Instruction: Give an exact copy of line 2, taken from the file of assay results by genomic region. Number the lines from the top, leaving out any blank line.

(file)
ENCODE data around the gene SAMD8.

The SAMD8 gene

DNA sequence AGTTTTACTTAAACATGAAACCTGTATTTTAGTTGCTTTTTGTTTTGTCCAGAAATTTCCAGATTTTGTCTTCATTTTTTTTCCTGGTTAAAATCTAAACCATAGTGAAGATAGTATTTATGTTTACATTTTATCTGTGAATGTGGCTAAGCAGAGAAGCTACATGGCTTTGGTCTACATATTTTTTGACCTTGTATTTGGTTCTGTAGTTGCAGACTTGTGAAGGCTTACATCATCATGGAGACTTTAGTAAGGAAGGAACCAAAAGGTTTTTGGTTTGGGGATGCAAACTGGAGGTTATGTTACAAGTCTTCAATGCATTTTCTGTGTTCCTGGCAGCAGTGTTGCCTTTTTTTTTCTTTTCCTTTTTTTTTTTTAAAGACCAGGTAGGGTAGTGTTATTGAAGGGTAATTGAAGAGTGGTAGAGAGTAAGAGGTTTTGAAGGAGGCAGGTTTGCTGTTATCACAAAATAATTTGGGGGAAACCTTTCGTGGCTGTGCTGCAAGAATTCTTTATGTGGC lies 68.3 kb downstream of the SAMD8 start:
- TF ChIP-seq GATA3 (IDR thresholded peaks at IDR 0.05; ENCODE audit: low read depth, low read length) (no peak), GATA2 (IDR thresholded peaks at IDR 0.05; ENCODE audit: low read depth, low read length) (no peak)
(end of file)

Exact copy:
The SAMD8 gene